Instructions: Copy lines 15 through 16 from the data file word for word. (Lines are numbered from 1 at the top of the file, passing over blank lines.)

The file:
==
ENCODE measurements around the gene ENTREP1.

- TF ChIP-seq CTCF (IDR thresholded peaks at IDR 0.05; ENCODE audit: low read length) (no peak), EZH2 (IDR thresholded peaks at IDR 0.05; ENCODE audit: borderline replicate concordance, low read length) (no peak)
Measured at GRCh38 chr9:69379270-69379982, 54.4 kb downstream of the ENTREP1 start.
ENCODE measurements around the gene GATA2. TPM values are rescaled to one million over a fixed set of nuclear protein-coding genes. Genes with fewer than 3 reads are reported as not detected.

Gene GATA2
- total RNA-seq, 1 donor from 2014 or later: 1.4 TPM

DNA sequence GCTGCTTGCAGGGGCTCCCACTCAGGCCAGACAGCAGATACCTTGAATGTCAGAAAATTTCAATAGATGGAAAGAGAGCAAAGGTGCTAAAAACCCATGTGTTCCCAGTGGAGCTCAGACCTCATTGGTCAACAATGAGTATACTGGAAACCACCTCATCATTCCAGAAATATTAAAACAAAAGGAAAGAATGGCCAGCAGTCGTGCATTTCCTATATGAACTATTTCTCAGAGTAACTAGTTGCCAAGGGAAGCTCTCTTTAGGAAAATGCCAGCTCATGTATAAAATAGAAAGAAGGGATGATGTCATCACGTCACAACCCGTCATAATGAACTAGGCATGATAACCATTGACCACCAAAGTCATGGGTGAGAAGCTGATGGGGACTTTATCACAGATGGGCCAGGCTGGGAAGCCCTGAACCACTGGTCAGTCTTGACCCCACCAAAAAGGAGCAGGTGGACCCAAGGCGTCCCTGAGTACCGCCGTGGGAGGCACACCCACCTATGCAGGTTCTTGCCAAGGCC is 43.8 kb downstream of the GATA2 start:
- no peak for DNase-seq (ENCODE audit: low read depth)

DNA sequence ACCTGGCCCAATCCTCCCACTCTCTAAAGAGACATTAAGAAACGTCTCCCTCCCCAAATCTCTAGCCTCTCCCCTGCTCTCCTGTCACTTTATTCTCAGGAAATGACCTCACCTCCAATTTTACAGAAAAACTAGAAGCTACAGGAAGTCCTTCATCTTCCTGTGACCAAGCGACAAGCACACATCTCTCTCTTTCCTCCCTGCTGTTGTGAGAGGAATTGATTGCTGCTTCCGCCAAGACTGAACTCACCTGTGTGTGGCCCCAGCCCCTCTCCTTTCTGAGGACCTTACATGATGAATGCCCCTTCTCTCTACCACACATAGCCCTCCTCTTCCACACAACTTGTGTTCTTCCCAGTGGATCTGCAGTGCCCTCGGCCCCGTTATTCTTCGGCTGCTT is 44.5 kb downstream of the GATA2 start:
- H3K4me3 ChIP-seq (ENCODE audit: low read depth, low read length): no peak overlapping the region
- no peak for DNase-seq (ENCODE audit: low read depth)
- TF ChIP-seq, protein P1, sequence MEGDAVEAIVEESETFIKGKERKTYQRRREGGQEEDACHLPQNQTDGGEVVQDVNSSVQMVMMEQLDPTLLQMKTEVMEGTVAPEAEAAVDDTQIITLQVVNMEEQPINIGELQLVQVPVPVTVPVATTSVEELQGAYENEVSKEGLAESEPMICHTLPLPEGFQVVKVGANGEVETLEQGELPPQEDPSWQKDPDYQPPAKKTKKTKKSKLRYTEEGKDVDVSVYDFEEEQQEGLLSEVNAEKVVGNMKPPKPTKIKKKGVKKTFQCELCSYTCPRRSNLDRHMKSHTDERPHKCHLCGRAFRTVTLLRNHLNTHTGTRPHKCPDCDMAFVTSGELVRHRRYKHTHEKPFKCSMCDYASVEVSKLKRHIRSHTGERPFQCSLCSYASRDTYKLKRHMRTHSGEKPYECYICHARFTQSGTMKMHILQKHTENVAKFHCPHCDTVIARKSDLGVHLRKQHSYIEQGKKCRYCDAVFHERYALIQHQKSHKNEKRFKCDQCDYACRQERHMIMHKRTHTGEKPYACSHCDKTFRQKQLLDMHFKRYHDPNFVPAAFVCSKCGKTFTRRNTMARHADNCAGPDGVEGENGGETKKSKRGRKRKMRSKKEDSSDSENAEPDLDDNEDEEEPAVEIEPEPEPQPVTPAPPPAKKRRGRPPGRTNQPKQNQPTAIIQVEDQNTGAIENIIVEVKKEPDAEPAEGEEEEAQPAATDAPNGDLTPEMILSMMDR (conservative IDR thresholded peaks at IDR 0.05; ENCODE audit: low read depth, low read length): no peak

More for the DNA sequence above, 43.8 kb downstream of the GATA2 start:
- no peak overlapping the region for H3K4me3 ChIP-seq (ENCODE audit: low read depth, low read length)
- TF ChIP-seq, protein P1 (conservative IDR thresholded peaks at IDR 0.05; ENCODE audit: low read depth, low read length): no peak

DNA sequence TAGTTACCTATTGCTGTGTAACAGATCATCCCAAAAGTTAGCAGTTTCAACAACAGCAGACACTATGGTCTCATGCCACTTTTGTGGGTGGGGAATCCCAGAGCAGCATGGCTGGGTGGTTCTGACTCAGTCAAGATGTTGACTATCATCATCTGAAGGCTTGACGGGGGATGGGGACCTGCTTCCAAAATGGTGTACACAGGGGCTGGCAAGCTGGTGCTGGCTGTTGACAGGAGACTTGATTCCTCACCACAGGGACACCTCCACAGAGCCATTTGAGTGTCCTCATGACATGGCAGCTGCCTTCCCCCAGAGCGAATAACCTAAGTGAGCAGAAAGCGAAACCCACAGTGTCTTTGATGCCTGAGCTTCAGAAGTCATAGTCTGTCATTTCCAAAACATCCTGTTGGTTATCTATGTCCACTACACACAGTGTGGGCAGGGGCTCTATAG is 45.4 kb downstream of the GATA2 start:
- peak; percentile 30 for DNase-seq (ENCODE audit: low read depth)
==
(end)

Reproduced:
- TF ChIP-seq, protein P1 (conservative IDR thresholded peaks at IDR 0.05; ENCODE audit: low read depth, low read length): no peak

DNA sequence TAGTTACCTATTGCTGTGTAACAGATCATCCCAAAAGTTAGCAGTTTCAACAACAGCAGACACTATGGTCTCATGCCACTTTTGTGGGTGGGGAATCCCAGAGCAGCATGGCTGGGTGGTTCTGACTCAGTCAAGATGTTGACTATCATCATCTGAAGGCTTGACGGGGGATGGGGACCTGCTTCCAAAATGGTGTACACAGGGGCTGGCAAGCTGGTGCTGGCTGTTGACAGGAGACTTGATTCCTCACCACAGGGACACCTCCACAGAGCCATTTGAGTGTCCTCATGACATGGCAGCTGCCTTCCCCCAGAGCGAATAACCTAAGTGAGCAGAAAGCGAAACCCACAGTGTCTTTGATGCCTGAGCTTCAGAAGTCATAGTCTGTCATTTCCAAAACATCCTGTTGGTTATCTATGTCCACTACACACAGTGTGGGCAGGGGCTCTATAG is 45.4 kb downstream of the GATA2 start: